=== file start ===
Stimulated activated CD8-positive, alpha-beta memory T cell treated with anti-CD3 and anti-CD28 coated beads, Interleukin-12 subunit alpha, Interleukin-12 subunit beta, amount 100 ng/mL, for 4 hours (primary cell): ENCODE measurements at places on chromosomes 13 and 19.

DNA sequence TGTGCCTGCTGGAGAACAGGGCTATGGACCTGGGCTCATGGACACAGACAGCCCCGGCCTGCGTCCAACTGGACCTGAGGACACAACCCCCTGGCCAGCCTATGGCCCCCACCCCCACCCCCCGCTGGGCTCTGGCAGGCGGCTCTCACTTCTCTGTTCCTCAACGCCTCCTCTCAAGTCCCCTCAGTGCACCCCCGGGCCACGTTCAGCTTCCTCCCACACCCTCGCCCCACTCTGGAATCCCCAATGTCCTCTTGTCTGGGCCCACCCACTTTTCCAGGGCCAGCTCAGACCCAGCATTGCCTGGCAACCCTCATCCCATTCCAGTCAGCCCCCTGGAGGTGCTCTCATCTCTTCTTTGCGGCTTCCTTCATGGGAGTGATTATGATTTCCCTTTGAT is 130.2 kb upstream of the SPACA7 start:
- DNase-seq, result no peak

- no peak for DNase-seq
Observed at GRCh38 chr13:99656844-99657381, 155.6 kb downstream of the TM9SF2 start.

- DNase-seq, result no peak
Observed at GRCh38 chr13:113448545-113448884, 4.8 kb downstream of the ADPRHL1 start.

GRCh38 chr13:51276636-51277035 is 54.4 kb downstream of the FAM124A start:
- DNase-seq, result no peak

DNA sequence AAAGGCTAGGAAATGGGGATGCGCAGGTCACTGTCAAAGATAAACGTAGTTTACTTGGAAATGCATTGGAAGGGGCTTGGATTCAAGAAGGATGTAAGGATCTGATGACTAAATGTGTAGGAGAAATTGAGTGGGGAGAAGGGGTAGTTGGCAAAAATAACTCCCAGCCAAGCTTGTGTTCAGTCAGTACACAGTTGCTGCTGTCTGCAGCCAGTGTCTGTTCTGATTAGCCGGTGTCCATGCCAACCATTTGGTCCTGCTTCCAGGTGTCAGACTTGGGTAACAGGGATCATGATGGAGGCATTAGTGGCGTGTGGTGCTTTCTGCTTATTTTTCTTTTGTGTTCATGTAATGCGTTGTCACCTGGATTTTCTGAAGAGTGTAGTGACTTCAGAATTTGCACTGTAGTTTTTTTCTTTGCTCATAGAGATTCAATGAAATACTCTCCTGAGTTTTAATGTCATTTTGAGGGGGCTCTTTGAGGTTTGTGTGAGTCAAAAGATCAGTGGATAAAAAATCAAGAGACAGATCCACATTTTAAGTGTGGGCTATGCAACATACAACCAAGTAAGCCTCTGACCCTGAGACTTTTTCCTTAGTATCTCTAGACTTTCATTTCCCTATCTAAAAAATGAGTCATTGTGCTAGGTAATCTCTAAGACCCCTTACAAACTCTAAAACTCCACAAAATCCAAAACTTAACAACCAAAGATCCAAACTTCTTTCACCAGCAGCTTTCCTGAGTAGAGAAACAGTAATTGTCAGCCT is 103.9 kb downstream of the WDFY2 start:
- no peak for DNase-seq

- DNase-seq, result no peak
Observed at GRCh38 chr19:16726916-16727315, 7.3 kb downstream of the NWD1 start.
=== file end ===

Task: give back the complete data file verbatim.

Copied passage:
Stimulated activated CD8-positive, alpha-beta memory T cell treated with anti-CD3 and anti-CD28 coated beads, Interleukin-12 subunit alpha, Interleukin-12 subunit beta, amount 100 ng/mL, for 4 hours (primary cell): ENCODE measurements at places on chromosomes 13 and 19.

DNA sequence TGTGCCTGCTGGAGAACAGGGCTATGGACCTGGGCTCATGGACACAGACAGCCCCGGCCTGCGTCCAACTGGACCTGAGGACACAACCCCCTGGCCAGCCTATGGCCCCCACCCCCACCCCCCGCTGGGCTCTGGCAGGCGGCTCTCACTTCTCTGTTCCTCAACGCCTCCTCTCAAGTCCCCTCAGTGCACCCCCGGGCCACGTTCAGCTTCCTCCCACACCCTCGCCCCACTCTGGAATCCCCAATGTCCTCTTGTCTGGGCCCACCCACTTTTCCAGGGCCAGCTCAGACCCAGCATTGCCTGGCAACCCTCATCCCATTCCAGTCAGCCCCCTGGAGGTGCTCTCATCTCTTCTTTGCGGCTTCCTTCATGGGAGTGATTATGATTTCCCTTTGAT is 130.2 kb upstream of the SPACA7 start:
- DNase-seq, result no peak

- no peak for DNase-seq
Observed at GRCh38 chr13:99656844-99657381, 155.6 kb downstream of the TM9SF2 start.

- DNase-seq, result no peak
Observed at GRCh38 chr13:113448545-113448884, 4.8 kb downstream of the ADPRHL1 start.

GRCh38 chr13:51276636-51277035 is 54.4 kb downstream of the FAM124A start:
- DNase-seq, result no peak

DNA sequence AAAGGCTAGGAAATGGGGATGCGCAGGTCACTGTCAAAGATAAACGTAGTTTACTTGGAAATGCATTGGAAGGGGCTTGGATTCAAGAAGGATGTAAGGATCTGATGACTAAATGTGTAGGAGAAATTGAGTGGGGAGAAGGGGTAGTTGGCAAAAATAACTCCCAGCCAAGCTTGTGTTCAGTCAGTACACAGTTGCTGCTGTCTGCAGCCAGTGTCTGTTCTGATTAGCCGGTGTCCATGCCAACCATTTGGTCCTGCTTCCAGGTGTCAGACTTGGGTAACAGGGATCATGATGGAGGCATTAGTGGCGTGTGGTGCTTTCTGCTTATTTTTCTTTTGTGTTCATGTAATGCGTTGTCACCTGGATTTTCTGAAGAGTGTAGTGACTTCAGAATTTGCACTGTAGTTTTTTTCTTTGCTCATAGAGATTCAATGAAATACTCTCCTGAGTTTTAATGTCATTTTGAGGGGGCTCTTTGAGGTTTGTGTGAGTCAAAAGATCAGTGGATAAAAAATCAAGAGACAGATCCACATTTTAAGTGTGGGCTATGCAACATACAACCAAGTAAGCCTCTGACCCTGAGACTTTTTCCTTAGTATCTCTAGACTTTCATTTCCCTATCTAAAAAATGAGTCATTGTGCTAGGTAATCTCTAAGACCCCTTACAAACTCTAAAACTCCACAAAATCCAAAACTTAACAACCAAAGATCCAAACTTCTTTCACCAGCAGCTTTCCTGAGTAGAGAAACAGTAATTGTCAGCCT is 103.9 kb downstream of the WDFY2 start:
- no peak for DNase-seq

- DNase-seq, result no peak
Observed at GRCh38 chr19:16726916-16727315, 7.3 kb downstream of the NWD1 start.